Joel Spolsky is getting a lot of mileage for his essay, How Microsoft Lost the API War, and it’s deserved because there are a lot of good things in there. For instance, the fact that you (mostly) don’t have an install process to run web apps (or console games for that matter) is definitely something Microsoft should think long and hard about (and I’m sure they do). I’m just fed up with installing and configuring apps, and it’s even worse when you want them available across 3 or 4 home PCs.
However, Joel’s whole argument relies on a premise that he never bothers to back up: “[the web as a platform] is Good Enough for most people and it’s certainly good enough for developers, who have voted to develop almost every significant new application as a web application.”
That’s quite a radical assertion but it isn’t reflected by facts. From digital audio, photography and video to gaming, whole software categories have grown strongly those last years, on Windows primarily but also on the Mac and consoles. Nothing more convicing than amusing demos and gizmos exist on the (HTML) web in those areas, which, by the way, happen to be the fast-expanding frontier of digital lifestyles, so that’s what matters in terms of consumer adoption and developer interest (and just look at what software people buy and use). The fact is, developers kept targeting Windows and other non-web platforms all along, and users have asked for more. Even online there’s been an explosion of desktop applications. Don’t bother telling Joel Spolsky about the many developers who create instant messaging or file sharing applications or newsreaders (many of them on Windows) and the dozens of millions of users who download and install them, he’s busy making an important point. After reading Joel’s memo, no doubt Epic Games will surely stop using DirectX (gasp, the latest version even) and commit to creating Unreal Tournament 2005 in the browser.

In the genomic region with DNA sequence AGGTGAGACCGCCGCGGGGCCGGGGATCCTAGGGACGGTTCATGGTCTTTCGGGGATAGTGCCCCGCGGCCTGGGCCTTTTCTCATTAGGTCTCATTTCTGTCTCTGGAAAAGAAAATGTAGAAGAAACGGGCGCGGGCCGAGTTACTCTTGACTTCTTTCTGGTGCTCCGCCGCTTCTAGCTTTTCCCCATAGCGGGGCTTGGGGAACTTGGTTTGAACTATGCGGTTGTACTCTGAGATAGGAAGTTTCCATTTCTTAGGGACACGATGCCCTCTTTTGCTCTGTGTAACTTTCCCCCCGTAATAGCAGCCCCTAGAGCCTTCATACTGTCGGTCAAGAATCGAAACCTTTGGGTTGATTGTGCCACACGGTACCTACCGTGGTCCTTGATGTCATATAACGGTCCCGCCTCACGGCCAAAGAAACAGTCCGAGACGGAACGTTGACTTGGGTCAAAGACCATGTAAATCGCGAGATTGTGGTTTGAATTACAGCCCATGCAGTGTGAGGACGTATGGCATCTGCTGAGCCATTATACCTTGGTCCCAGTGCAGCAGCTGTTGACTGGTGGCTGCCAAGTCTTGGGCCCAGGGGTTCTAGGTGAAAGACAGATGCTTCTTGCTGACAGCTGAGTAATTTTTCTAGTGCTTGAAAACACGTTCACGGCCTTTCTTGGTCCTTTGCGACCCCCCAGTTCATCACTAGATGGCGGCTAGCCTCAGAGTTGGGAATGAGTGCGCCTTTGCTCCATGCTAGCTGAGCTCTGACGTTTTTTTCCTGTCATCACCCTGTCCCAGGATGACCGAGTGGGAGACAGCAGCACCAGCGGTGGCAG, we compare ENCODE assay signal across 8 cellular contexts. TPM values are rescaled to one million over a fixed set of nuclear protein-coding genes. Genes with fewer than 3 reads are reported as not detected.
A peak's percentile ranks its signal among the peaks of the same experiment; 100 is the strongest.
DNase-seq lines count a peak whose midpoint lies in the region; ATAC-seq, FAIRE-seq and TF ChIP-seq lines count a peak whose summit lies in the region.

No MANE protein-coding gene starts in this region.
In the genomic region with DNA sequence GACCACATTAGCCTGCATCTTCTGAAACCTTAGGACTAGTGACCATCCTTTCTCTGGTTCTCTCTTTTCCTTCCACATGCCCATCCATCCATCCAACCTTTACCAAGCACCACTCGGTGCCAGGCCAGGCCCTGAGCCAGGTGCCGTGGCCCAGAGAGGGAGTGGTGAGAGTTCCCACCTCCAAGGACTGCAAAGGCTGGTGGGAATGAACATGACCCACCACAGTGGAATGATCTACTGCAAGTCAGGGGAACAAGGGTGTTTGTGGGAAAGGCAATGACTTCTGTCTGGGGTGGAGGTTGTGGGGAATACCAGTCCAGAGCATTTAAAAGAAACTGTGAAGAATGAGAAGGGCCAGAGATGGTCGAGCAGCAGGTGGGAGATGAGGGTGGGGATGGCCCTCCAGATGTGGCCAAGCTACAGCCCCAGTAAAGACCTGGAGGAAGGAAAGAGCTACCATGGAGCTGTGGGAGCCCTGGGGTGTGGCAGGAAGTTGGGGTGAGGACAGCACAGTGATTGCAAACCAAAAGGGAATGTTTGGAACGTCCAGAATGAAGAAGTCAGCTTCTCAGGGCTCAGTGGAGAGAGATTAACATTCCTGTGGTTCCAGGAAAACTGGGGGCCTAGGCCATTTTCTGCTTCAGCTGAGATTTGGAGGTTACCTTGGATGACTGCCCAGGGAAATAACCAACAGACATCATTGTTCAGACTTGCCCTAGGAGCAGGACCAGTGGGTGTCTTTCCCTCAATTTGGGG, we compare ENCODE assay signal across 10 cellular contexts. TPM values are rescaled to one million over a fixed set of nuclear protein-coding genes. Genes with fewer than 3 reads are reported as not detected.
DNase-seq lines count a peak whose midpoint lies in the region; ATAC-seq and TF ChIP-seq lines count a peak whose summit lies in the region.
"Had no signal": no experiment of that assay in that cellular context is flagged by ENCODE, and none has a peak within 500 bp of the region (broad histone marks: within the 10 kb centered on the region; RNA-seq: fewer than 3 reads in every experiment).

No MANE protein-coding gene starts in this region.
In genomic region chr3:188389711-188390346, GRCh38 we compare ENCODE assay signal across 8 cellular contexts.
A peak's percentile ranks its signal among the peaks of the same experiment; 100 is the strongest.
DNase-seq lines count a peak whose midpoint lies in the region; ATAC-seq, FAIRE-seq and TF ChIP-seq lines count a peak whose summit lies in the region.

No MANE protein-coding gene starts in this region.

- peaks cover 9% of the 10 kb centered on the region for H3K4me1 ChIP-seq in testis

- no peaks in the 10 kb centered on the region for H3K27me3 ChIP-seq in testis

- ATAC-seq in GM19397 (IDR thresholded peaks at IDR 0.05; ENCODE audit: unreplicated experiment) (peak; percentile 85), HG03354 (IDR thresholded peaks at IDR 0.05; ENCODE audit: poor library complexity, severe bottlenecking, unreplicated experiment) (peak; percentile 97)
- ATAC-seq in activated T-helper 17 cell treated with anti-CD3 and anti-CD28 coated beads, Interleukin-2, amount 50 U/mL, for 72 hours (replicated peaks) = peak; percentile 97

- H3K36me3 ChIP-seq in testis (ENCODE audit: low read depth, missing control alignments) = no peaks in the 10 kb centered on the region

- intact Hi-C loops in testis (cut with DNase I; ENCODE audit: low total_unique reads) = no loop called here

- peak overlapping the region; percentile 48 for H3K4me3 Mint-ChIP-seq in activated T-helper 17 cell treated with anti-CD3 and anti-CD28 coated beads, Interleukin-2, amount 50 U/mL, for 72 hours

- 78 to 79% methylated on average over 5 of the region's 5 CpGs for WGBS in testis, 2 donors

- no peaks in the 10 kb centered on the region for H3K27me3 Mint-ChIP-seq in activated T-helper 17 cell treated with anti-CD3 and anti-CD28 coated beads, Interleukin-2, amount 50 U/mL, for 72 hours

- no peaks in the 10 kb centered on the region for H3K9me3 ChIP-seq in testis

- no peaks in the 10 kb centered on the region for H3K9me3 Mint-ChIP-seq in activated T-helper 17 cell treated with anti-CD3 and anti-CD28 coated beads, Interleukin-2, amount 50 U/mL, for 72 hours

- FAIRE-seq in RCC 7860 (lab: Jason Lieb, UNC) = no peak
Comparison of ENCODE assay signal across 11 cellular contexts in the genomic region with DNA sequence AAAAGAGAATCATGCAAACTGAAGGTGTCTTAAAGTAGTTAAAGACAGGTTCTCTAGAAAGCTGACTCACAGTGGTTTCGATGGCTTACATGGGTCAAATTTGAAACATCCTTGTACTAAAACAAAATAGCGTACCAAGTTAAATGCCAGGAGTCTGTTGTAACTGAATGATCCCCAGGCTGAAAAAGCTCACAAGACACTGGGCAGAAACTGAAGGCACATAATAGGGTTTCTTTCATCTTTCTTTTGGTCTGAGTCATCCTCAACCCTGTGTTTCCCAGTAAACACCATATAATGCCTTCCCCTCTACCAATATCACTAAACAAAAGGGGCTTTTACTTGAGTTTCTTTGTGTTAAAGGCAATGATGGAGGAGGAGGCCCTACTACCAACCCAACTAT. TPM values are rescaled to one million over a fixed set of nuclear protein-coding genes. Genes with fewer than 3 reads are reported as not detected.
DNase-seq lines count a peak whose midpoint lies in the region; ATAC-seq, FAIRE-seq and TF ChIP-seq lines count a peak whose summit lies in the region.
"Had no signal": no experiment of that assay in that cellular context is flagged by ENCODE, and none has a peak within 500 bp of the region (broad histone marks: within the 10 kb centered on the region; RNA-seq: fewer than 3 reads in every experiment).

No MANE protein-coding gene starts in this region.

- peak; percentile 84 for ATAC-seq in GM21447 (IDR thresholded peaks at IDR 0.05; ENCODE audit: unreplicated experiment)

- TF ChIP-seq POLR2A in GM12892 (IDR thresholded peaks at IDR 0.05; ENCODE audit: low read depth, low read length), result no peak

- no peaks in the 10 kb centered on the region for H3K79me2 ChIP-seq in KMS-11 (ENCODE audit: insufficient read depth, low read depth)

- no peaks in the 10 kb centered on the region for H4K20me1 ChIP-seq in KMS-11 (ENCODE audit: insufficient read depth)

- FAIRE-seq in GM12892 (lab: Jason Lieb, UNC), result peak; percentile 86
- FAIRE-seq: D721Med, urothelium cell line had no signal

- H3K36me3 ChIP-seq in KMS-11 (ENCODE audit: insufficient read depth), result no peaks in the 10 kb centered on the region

The platform switch challenge for Microsoft is well known and Joel may yet be proved right in the long run, but the game is far from over and his calling the score is quite premature. Remember that he said .NET was vaporware four years ago only to say now that ASP.NET is the best web dev platform. In this week’s essay, where’s the acknowledgement that at the time he got excited by a vague whitepaper but his sanguine statements were since then proved wholly incorrect? You’re right, there’s none. We’ve heard this kind of hubris about the end of the Microsoft API from the Java guys for years and look where it got them: definitely somewhere, but even more definitely, far from everywhere, and certainly in less computers than Microsoft.